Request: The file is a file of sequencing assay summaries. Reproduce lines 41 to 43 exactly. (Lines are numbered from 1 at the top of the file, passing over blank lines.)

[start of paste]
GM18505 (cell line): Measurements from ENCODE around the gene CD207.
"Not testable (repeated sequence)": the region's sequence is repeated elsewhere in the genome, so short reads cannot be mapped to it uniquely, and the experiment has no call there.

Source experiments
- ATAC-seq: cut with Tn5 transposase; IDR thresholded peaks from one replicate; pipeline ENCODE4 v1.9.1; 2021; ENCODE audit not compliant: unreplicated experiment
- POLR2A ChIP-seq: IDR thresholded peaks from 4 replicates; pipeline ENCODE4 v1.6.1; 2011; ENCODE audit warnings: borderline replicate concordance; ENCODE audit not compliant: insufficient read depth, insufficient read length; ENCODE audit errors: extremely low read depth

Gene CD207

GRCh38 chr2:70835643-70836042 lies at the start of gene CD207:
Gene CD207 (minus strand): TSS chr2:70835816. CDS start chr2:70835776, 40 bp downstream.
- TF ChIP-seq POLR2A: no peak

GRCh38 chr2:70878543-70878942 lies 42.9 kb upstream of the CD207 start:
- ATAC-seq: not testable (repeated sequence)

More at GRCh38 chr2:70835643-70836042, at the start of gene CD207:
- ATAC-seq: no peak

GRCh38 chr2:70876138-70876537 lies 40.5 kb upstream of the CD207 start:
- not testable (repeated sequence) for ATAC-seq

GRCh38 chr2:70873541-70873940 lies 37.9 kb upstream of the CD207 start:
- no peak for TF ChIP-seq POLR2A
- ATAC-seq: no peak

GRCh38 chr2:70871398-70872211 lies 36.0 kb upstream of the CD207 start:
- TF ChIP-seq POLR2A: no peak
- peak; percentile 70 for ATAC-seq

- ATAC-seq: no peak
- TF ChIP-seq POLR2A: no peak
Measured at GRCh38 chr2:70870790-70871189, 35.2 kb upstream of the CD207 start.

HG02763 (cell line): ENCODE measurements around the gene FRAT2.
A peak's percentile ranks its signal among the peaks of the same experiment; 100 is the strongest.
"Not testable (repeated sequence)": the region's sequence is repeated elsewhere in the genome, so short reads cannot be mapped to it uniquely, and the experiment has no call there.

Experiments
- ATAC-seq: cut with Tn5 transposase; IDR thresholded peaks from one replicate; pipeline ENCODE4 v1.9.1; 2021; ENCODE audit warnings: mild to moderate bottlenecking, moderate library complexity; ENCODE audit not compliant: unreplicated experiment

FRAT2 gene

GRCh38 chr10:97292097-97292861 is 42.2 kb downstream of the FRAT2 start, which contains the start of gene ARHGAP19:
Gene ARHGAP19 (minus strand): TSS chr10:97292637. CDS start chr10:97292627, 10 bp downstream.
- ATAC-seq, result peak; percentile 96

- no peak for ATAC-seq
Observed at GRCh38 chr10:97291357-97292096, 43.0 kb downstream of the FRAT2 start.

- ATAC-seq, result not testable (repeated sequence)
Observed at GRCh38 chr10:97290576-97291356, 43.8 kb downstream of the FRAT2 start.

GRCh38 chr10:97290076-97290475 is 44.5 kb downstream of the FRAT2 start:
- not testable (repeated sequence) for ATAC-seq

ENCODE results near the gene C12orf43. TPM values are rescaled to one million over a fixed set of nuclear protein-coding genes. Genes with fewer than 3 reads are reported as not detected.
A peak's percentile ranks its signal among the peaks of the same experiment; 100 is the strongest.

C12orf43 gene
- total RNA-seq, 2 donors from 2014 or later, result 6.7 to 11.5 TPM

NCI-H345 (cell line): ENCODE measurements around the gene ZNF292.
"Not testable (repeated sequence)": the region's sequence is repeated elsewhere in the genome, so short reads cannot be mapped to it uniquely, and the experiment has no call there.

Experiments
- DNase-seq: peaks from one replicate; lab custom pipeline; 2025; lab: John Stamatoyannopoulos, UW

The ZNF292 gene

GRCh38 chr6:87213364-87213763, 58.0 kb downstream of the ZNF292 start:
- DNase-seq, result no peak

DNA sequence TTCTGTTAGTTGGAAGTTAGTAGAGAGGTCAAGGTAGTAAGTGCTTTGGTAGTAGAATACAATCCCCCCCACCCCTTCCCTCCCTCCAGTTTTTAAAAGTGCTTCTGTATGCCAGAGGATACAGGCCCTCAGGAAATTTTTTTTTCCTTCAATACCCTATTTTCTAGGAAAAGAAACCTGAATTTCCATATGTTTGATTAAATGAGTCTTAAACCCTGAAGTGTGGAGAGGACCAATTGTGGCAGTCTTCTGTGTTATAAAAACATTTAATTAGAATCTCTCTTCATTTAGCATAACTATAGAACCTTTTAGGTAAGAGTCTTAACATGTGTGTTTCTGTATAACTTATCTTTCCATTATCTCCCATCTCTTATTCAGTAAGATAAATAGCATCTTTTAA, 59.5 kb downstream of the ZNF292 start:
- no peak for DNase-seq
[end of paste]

A peak's percentile ranks its signal among the peaks of the same experiment; 100 is the strongest.

C12orf43 gene
- total RNA-seq, 2 donors from 2014 or later, result 6.7 to 11.5 TPM